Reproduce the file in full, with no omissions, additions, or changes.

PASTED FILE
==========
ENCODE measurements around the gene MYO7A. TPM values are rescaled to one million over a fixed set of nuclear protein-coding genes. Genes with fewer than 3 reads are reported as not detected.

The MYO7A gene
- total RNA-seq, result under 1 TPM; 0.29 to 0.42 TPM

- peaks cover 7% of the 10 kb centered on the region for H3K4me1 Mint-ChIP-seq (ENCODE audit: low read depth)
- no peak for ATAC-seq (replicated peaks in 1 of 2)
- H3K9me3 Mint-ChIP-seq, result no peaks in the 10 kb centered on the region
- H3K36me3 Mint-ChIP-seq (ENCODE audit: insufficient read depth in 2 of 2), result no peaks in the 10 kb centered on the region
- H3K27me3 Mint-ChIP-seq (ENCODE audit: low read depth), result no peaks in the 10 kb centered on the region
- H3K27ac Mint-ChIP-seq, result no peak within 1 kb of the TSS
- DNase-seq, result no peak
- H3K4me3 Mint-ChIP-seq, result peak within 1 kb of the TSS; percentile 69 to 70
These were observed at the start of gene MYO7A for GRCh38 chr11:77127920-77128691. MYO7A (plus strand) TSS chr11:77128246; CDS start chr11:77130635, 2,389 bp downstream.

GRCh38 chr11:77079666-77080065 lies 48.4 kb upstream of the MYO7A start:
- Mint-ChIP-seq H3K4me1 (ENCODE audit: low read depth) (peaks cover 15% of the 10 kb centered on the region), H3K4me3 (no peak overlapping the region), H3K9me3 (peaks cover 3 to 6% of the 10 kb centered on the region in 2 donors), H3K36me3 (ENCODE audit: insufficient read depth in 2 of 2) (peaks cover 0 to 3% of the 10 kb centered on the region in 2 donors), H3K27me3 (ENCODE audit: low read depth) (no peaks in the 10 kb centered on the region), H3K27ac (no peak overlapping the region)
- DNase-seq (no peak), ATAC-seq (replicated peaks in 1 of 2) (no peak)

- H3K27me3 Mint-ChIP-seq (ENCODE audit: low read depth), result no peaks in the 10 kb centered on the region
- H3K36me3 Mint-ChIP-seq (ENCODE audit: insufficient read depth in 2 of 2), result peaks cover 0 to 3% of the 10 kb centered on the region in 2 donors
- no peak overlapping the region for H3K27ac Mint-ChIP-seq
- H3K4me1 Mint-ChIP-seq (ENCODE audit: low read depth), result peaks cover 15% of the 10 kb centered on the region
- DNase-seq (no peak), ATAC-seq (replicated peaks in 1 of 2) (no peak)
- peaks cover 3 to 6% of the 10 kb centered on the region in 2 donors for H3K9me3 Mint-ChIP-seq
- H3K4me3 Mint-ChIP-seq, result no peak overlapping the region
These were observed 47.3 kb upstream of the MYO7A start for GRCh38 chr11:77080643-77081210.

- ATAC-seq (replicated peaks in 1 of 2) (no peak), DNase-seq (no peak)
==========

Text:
ENCODE measurements around the gene MYO7A. TPM values are rescaled to one million over a fixed set of nuclear protein-coding genes. Genes with fewer than 3 reads are reported as not detected.

The MYO7A gene
- total RNA-seq, result under 1 TPM; 0.29 to 0.42 TPM

- peaks cover 7% of the 10 kb centered on the region for H3K4me1 Mint-ChIP-seq (ENCODE audit: low read depth)
- no peak for ATAC-seq (replicated peaks in 1 of 2)
- H3K9me3 Mint-ChIP-seq, result no peaks in the 10 kb centered on the region
- H3K36me3 Mint-ChIP-seq (ENCODE audit: insufficient read depth in 2 of 2), result no peaks in the 10 kb centered on the region
- H3K27me3 Mint-ChIP-seq (ENCODE audit: low read depth), result no peaks in the 10 kb centered on the region
- H3K27ac Mint-ChIP-seq, result no peak within 1 kb of the TSS
- DNase-seq, result no peak
- H3K4me3 Mint-ChIP-seq, result peak within 1 kb of the TSS; percentile 69 to 70
These were observed at the start of gene MYO7A for GRCh38 chr11:77127920-77128691. MYO7A (plus strand) TSS chr11:77128246; CDS start chr11:77130635, 2,389 bp downstream.

GRCh38 chr11:77079666-77080065 lies 48.4 kb upstream of the MYO7A start:
- Mint-ChIP-seq H3K4me1 (ENCODE audit: low read depth) (peaks cover 15% of the 10 kb centered on the region), H3K4me3 (no peak overlapping the region), H3K9me3 (peaks cover 3 to 6% of the 10 kb centered on the region in 2 donors), H3K36me3 (ENCODE audit: insufficient read depth in 2 of 2) (peaks cover 0 to 3% of the 10 kb centered on the region in 2 donors), H3K27me3 (ENCODE audit: low read depth) (no peaks in the 10 kb centered on the region), H3K27ac (no peak overlapping the region)
- DNase-seq (no peak), ATAC-seq (replicated peaks in 1 of 2) (no peak)

- H3K27me3 Mint-ChIP-seq (ENCODE audit: low read depth), result no peaks in the 10 kb centered on the region
- H3K36me3 Mint-ChIP-seq (ENCODE audit: insufficient read depth in 2 of 2), result peaks cover 0 to 3% of the 10 kb centered on the region in 2 donors
- no peak overlapping the region for H3K27ac Mint-ChIP-seq
- H3K4me1 Mint-ChIP-seq (ENCODE audit: low read depth), result peaks cover 15% of the 10 kb centered on the region
- DNase-seq (no peak), ATAC-seq (replicated peaks in 1 of 2) (no peak)
- peaks cover 3 to 6% of the 10 kb centered on the region in 2 donors for H3K9me3 Mint-ChIP-seq
- H3K4me3 Mint-ChIP-seq, result no peak overlapping the region
These were observed 47.3 kb upstream of the MYO7A start for GRCh38 chr11:77080643-77081210.

- ATAC-seq (replicated peaks in 1 of 2) (no peak), DNase-seq (no peak)